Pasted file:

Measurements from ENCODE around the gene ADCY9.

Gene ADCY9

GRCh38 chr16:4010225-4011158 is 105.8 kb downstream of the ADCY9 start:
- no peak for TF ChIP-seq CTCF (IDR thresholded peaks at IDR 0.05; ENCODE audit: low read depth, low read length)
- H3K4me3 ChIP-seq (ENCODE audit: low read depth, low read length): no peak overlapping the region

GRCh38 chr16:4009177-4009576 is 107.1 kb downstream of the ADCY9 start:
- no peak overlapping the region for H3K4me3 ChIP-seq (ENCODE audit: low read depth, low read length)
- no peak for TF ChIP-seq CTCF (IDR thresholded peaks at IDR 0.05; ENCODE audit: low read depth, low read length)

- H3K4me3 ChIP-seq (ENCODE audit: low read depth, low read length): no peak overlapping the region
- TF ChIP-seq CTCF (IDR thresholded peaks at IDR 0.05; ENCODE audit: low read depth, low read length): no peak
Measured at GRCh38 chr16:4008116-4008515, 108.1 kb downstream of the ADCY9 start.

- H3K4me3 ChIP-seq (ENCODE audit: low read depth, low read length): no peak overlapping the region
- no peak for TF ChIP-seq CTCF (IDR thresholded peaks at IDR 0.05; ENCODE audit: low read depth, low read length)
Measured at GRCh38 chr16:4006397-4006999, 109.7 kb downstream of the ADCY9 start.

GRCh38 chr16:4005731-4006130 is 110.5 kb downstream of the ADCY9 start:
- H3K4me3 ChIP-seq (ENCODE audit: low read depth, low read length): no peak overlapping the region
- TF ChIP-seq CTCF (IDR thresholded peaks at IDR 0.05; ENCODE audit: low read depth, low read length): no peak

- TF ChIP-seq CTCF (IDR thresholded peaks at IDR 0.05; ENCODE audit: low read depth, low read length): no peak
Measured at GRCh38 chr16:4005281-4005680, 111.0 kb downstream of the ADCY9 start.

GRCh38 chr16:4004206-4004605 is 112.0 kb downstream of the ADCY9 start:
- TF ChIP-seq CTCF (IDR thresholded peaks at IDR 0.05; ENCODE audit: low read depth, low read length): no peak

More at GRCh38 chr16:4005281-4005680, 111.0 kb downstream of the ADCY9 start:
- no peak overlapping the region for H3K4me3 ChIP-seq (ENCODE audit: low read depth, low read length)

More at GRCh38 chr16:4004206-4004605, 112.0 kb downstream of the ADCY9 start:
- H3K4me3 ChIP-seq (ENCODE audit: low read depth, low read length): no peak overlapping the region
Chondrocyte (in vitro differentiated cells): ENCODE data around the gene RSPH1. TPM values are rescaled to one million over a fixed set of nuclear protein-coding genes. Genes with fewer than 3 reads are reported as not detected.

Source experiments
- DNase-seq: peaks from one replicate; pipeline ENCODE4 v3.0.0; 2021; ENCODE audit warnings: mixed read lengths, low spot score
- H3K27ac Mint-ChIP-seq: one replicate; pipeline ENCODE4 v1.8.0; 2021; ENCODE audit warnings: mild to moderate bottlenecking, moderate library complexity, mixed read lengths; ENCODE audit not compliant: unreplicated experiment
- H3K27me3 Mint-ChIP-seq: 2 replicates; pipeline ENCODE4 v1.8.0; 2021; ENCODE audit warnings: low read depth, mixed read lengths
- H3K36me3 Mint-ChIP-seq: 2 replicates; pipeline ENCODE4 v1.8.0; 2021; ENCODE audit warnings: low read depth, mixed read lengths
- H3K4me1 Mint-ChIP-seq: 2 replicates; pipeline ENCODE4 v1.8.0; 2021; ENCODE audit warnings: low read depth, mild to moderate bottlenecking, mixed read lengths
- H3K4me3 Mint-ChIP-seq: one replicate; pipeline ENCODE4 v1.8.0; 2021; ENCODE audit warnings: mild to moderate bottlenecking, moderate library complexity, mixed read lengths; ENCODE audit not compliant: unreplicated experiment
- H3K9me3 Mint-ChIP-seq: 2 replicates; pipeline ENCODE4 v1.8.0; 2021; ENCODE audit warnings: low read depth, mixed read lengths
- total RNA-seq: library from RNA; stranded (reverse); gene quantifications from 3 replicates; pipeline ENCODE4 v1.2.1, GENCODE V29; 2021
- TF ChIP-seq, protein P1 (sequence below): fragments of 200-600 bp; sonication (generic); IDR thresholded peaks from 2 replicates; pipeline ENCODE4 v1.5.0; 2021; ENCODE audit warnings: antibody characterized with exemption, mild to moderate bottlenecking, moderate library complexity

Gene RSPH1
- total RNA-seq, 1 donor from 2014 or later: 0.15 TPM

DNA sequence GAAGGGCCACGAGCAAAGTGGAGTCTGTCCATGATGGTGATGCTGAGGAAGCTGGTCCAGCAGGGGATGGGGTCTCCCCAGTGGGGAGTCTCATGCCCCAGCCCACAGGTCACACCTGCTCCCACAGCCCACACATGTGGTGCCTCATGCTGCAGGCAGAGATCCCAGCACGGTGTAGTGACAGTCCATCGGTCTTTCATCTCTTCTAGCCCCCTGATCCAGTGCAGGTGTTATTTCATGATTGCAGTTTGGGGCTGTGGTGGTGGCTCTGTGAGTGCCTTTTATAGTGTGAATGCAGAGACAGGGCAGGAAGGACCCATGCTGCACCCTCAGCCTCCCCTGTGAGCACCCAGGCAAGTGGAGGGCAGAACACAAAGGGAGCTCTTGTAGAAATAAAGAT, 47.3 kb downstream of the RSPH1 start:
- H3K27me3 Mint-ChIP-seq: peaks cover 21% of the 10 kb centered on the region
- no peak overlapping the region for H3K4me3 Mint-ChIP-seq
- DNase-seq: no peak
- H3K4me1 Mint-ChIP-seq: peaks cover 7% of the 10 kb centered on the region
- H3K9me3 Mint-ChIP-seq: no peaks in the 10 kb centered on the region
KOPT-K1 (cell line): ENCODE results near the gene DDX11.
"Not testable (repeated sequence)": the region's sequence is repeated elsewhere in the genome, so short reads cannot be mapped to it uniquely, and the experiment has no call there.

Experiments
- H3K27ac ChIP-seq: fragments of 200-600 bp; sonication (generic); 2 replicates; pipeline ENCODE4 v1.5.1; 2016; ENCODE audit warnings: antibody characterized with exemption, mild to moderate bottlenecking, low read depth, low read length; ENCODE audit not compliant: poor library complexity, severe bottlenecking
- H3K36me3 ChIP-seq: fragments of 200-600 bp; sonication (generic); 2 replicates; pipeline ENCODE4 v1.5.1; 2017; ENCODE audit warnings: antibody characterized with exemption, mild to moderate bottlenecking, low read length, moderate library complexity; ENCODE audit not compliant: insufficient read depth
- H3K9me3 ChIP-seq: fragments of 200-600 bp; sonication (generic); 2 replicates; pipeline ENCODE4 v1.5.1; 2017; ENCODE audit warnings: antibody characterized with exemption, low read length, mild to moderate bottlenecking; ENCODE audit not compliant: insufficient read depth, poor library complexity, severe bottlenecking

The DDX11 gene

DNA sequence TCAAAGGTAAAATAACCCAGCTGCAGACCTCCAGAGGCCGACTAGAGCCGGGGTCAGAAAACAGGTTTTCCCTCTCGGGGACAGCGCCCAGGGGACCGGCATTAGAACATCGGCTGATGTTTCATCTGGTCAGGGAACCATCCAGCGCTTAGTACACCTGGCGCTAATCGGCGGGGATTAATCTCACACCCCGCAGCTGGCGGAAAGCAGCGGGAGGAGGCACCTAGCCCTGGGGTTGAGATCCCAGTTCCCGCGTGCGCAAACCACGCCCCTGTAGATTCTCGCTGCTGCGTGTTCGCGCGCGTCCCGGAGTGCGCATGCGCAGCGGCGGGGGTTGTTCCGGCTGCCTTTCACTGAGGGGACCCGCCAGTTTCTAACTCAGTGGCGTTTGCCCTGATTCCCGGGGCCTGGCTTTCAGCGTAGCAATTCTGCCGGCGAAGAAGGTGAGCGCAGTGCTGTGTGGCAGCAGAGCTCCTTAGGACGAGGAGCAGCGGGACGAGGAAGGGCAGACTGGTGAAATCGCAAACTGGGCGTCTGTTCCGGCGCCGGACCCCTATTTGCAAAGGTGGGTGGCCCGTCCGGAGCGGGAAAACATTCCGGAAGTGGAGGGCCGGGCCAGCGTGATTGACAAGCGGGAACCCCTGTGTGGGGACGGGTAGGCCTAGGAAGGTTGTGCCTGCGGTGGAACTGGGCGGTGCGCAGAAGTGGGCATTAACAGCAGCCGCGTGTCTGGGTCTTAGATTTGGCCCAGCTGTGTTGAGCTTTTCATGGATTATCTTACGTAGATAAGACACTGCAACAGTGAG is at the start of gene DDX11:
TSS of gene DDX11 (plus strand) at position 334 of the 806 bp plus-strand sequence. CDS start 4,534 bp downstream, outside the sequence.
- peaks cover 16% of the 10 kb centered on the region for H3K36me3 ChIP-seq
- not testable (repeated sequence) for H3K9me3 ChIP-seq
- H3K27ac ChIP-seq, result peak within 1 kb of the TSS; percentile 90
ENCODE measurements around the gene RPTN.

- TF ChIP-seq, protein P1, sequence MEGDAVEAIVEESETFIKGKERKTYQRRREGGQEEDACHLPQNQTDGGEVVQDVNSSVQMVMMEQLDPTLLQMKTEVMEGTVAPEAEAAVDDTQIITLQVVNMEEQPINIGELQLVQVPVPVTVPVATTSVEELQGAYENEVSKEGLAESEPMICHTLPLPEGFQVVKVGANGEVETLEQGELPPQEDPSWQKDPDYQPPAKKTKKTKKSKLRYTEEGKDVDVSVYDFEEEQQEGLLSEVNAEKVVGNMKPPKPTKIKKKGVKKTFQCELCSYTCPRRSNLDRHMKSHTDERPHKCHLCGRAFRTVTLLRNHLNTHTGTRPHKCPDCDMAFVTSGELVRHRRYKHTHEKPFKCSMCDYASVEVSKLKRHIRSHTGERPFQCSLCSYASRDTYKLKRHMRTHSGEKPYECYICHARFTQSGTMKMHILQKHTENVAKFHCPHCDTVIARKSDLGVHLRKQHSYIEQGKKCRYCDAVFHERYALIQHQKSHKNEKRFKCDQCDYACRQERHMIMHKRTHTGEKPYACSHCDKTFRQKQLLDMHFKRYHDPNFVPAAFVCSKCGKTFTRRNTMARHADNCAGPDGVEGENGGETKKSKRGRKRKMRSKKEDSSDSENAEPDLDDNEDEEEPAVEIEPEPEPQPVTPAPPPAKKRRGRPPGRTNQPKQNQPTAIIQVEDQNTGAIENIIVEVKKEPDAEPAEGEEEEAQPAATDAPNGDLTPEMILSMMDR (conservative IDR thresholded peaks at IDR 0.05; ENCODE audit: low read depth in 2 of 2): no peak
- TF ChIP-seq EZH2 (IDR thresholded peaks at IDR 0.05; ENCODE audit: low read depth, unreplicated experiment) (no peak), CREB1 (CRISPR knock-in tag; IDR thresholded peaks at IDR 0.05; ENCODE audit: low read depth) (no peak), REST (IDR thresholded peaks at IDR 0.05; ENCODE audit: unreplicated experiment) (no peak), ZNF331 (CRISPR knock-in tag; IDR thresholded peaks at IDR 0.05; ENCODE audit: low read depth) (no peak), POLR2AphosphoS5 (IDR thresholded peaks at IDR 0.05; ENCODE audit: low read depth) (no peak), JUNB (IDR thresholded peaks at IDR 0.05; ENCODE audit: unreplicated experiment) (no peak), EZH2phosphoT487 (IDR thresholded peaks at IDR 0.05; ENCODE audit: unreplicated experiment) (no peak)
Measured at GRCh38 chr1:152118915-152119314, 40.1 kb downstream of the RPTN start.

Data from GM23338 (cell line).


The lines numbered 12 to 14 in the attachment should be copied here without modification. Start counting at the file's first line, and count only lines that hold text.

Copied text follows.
- H3K4me3 ChIP-seq (ENCODE audit: low read depth, low read length): no peak overlapping the region
- no peak for TF ChIP-seq CTCF (IDR thresholded peaks at IDR 0.05; ENCODE audit: low read depth, low read length)
Measured at GRCh38 chr16:4006397-4006999, 109.7 kb downstream of the ADCY9 start.